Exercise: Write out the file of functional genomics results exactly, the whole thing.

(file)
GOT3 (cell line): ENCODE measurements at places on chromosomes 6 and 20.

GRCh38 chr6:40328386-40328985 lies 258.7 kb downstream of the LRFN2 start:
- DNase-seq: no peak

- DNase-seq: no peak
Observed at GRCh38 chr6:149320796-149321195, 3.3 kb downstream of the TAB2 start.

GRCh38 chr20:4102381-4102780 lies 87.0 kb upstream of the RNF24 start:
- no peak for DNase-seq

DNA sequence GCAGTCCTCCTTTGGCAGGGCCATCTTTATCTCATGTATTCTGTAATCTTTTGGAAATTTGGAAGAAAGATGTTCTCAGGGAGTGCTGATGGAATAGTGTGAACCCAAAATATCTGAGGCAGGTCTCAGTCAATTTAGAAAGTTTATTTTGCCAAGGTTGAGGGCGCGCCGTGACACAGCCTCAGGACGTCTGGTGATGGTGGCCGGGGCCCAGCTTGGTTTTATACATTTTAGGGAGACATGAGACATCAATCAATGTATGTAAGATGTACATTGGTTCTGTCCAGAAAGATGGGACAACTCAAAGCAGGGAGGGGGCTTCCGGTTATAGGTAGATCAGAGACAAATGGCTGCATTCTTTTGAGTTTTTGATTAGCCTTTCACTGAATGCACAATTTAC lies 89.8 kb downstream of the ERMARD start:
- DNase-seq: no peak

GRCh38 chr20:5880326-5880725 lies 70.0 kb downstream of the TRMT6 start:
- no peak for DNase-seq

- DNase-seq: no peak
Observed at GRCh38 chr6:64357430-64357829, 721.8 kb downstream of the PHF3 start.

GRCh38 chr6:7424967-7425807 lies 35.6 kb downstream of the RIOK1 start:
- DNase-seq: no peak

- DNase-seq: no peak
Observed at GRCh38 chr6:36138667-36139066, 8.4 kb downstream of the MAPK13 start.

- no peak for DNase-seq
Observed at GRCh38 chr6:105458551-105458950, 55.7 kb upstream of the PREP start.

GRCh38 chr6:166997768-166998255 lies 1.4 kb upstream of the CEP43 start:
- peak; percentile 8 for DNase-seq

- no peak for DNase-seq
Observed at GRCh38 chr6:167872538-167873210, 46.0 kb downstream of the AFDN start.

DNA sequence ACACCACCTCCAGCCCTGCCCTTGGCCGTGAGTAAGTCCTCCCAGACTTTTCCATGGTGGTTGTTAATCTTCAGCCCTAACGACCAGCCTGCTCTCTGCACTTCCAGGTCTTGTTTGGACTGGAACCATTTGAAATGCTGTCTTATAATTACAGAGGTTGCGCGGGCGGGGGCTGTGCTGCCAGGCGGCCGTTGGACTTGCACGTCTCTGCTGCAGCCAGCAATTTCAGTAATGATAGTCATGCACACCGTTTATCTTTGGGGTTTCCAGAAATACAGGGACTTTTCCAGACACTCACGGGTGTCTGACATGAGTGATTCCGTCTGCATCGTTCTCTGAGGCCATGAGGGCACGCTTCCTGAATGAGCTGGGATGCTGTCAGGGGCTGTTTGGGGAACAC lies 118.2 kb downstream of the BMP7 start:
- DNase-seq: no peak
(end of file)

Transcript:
GOT3 (cell line): ENCODE measurements at places on chromosomes 6 and 20.

GRCh38 chr6:40328386-40328985 lies 258.7 kb downstream of the LRFN2 start:
- DNase-seq: no peak

- DNase-seq: no peak
Observed at GRCh38 chr6:149320796-149321195, 3.3 kb downstream of the TAB2 start.

GRCh38 chr20:4102381-4102780 lies 87.0 kb upstream of the RNF24 start:
- no peak for DNase-seq

DNA sequence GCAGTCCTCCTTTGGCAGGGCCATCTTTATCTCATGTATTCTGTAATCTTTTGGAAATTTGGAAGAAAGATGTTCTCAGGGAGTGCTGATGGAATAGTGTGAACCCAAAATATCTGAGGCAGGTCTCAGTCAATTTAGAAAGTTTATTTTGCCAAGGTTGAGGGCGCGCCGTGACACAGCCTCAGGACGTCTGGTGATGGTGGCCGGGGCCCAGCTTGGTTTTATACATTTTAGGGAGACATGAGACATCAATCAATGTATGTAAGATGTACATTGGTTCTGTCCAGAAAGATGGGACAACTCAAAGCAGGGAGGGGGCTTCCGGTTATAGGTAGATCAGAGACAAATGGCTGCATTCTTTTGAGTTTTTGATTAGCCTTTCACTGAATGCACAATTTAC lies 89.8 kb downstream of the ERMARD start:
- DNase-seq: no peak

GRCh38 chr20:5880326-5880725 lies 70.0 kb downstream of the TRMT6 start:
- no peak for DNase-seq

- DNase-seq: no peak
Observed at GRCh38 chr6:64357430-64357829, 721.8 kb downstream of the PHF3 start.

GRCh38 chr6:7424967-7425807 lies 35.6 kb downstream of the RIOK1 start:
- DNase-seq: no peak

- DNase-seq: no peak
Observed at GRCh38 chr6:36138667-36139066, 8.4 kb downstream of the MAPK13 start.

- no peak for DNase-seq
Observed at GRCh38 chr6:105458551-105458950, 55.7 kb upstream of the PREP start.

GRCh38 chr6:166997768-166998255 lies 1.4 kb upstream of the CEP43 start:
- peak; percentile 8 for DNase-seq

- no peak for DNase-seq
Observed at GRCh38 chr6:167872538-167873210, 46.0 kb downstream of the AFDN start.

DNA sequence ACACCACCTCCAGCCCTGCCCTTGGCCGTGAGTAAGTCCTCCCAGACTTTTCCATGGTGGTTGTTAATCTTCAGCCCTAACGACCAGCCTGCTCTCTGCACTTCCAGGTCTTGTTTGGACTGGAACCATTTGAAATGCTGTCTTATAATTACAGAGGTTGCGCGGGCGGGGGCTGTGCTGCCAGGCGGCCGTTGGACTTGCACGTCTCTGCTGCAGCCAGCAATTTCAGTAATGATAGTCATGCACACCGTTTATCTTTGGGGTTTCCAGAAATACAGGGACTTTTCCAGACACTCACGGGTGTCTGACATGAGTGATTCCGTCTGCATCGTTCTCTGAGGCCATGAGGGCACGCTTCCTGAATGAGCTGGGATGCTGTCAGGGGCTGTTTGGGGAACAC lies 118.2 kb downstream of the BMP7 start:
- DNase-seq: no peak